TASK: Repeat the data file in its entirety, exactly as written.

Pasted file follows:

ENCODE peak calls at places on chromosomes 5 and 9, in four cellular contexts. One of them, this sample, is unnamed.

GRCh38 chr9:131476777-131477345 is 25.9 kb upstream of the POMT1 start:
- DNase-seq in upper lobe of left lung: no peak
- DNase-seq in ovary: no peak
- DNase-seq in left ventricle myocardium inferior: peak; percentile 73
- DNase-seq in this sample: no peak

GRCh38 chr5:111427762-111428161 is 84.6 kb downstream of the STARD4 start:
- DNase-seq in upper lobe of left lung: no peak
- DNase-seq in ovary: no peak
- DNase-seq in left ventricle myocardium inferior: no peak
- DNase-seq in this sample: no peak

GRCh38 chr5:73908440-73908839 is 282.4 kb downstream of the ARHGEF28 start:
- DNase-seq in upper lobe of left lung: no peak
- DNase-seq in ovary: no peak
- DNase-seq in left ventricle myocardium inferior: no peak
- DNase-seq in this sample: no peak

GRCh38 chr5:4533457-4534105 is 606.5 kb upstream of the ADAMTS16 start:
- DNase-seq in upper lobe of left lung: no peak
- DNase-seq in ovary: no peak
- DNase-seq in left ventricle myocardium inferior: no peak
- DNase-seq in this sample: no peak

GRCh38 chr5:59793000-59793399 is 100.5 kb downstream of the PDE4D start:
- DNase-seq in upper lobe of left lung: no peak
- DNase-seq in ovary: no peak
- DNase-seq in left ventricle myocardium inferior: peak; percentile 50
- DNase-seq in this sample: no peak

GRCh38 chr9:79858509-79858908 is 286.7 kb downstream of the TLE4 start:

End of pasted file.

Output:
ENCODE peak calls at places on chromosomes 5 and 9, in four cellular contexts. One of them, this sample, is unnamed.

GRCh38 chr9:131476777-131477345 is 25.9 kb upstream of the POMT1 start:
- DNase-seq in upper lobe of left lung: no peak
- DNase-seq in ovary: no peak
- DNase-seq in left ventricle myocardium inferior: peak; percentile 73
- DNase-seq in this sample: no peak

GRCh38 chr5:111427762-111428161 is 84.6 kb downstream of the STARD4 start:
- DNase-seq in upper lobe of left lung: no peak
- DNase-seq in ovary: no peak
- DNase-seq in left ventricle myocardium inferior: no peak
- DNase-seq in this sample: no peak

GRCh38 chr5:73908440-73908839 is 282.4 kb downstream of the ARHGEF28 start:
- DNase-seq in upper lobe of left lung: no peak
- DNase-seq in ovary: no peak
- DNase-seq in left ventricle myocardium inferior: no peak
- DNase-seq in this sample: no peak

GRCh38 chr5:4533457-4534105 is 606.5 kb upstream of the ADAMTS16 start:
- DNase-seq in upper lobe of left lung: no peak
- DNase-seq in ovary: no peak
- DNase-seq in left ventricle myocardium inferior: no peak
- DNase-seq in this sample: no peak

GRCh38 chr5:59793000-59793399 is 100.5 kb downstream of the PDE4D start:
- DNase-seq in upper lobe of left lung: no peak
- DNase-seq in ovary: no peak
- DNase-seq in left ventricle myocardium inferior: peak; percentile 50
- DNase-seq in this sample: no peak

GRCh38 chr9:79858509-79858908 is 286.7 kb downstream of the TLE4 start: